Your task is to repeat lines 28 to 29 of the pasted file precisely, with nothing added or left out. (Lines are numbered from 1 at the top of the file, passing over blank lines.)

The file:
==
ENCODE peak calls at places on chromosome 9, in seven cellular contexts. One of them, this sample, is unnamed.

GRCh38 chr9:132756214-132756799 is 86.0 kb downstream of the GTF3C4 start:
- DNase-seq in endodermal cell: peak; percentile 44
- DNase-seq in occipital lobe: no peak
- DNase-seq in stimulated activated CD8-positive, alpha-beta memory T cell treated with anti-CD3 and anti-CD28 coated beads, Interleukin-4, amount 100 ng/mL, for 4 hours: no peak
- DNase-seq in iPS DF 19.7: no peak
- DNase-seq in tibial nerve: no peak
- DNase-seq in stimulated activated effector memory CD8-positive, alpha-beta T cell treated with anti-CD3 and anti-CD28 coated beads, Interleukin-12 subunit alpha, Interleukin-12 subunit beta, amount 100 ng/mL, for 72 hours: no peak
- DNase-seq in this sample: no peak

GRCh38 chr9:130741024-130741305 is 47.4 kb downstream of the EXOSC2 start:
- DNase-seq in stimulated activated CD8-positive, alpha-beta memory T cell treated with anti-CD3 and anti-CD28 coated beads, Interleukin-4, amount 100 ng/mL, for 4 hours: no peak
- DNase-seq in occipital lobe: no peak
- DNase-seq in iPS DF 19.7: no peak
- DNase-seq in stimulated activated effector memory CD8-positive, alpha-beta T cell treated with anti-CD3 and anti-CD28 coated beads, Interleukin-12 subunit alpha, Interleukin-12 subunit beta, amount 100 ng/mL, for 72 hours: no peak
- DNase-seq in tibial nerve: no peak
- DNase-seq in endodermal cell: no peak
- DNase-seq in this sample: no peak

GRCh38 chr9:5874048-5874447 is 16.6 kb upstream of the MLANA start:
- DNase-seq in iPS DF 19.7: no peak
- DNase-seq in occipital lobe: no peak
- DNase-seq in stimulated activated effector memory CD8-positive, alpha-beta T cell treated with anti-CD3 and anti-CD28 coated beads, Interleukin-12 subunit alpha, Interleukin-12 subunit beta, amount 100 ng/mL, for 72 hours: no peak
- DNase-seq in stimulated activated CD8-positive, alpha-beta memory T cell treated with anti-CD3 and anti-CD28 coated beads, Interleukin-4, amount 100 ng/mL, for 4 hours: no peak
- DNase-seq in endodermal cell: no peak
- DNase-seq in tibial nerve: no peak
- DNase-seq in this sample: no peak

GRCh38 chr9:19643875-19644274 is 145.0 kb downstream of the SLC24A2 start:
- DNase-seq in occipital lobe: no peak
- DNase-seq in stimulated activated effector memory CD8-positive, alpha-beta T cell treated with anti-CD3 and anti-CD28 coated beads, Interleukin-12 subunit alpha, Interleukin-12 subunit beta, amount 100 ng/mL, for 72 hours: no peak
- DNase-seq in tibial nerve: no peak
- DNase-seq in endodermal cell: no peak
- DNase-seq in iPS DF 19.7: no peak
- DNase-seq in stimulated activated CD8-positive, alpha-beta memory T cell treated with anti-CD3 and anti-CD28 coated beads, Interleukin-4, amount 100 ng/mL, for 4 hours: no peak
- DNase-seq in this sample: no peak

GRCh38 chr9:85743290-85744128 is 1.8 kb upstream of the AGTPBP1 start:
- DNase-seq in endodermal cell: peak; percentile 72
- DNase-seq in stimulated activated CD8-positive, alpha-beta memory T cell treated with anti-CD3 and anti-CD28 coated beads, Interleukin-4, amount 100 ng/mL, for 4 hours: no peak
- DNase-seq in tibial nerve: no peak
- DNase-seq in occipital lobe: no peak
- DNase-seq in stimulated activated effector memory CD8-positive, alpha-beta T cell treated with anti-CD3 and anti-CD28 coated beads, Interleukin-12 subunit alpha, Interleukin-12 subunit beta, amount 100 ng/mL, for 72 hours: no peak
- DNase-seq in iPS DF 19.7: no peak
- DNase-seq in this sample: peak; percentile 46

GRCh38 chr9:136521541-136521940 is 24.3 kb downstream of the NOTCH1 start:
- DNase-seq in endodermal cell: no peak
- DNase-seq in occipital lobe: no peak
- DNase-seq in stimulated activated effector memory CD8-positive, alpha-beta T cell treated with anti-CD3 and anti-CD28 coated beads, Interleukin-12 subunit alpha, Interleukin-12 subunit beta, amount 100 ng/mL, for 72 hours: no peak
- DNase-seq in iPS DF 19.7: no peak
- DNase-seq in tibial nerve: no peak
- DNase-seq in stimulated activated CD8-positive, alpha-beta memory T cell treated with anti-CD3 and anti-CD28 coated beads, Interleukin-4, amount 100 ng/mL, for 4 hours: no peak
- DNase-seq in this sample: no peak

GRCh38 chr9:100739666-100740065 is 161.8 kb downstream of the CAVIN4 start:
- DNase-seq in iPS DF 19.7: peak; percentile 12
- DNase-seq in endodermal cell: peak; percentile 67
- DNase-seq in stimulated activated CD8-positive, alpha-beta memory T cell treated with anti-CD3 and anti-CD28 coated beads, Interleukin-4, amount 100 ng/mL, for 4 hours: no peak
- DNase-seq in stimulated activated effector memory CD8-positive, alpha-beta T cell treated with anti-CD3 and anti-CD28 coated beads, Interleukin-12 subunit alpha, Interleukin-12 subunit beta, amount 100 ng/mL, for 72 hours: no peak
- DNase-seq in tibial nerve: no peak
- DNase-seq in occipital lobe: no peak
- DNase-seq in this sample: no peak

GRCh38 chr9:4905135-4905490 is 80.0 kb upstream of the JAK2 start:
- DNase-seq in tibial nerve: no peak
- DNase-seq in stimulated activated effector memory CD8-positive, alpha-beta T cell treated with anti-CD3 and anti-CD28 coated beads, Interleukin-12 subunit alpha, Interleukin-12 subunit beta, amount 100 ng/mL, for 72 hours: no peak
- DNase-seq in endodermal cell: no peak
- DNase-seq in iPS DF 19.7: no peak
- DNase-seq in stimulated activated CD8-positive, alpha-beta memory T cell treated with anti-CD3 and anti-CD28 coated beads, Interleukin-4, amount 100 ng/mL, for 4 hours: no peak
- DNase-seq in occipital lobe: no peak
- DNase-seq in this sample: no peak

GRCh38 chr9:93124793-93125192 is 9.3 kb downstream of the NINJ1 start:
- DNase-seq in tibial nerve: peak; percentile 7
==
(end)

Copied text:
- DNase-seq in stimulated activated effector memory CD8-positive, alpha-beta T cell treated with anti-CD3 and anti-CD28 coated beads, Interleukin-12 subunit alpha, Interleukin-12 subunit beta, amount 100 ng/mL, for 72 hours: no peak
- DNase-seq in tibial nerve: no peak